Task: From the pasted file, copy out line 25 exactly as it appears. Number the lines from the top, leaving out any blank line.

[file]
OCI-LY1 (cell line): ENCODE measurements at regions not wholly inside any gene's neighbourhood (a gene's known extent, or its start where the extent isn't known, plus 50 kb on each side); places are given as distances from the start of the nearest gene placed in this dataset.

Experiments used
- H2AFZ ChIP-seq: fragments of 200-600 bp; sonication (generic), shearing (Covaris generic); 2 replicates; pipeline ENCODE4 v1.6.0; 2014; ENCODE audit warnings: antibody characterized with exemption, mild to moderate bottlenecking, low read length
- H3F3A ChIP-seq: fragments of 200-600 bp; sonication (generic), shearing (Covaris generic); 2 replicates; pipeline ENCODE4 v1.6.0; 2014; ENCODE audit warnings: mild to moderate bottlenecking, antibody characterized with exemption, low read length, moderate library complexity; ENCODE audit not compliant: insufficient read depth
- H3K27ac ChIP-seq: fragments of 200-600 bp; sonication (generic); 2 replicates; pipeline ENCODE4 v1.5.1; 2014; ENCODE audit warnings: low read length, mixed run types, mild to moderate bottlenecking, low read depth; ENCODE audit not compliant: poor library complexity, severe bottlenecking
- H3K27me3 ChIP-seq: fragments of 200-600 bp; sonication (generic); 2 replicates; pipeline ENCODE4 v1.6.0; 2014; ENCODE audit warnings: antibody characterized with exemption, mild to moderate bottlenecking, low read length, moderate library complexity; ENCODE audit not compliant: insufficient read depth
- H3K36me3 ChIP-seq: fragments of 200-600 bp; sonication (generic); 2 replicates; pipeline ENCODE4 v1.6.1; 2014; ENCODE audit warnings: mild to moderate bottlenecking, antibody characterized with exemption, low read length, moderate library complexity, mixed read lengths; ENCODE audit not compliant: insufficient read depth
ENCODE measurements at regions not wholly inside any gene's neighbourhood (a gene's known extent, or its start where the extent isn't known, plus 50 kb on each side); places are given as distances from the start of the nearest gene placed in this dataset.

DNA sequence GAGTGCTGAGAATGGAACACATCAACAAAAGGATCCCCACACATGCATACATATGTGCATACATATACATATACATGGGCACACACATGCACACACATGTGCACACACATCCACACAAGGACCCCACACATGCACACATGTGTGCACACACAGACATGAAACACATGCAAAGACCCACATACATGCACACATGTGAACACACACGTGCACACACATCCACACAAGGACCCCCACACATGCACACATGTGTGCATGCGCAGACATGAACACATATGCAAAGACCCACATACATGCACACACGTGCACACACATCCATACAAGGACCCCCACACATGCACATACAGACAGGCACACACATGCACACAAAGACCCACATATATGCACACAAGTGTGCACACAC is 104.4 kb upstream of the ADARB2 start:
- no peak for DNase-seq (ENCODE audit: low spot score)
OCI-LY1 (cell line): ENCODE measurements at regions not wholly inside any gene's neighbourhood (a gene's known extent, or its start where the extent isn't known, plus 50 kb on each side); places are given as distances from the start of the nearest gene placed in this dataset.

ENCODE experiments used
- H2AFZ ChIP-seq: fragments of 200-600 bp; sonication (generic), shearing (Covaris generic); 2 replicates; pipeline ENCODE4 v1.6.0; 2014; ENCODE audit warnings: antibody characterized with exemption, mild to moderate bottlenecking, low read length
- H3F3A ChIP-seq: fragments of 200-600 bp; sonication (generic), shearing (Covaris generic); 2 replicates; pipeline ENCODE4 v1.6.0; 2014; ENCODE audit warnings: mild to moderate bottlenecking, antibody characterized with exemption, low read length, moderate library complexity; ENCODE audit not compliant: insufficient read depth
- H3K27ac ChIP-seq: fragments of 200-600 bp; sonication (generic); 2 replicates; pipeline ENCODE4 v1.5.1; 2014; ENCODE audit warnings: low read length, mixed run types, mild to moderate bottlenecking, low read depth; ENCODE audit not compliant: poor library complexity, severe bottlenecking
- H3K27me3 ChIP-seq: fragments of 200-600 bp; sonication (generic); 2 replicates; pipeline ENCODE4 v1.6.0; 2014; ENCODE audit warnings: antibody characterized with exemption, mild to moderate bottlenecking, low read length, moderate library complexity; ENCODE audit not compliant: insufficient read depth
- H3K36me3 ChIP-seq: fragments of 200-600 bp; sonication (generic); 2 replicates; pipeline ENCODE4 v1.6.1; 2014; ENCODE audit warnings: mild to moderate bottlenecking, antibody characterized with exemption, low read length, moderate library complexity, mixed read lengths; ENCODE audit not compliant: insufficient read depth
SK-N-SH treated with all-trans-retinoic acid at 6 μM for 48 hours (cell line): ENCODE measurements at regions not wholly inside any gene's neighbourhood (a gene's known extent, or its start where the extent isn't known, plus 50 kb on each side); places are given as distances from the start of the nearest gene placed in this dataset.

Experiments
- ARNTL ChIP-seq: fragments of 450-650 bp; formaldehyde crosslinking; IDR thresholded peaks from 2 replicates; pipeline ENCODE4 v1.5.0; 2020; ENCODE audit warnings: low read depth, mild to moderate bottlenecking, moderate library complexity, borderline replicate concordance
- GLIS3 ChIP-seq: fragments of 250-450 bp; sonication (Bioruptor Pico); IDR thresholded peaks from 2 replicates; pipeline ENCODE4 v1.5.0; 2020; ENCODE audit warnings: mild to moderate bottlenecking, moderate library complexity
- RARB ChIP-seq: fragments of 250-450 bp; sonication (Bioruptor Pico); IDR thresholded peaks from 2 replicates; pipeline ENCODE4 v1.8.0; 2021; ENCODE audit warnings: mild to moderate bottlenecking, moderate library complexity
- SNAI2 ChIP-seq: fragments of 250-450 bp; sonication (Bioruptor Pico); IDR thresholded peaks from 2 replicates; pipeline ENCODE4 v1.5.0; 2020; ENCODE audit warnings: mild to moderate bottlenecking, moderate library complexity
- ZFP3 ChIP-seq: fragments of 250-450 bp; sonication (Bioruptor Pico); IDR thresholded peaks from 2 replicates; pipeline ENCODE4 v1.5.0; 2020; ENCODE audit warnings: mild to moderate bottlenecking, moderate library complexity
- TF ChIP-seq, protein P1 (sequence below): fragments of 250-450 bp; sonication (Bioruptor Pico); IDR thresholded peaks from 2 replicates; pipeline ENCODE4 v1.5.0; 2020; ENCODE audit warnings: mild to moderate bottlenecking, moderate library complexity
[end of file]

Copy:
- TF ChIP-seq, protein P1 (sequence below): fragments of 250-450 bp; sonication (Bioruptor Pico); IDR thresholded peaks from 2 replicates; pipeline ENCODE4 v1.5.0; 2020; ENCODE audit warnings: mild to moderate bottlenecking, moderate library complexity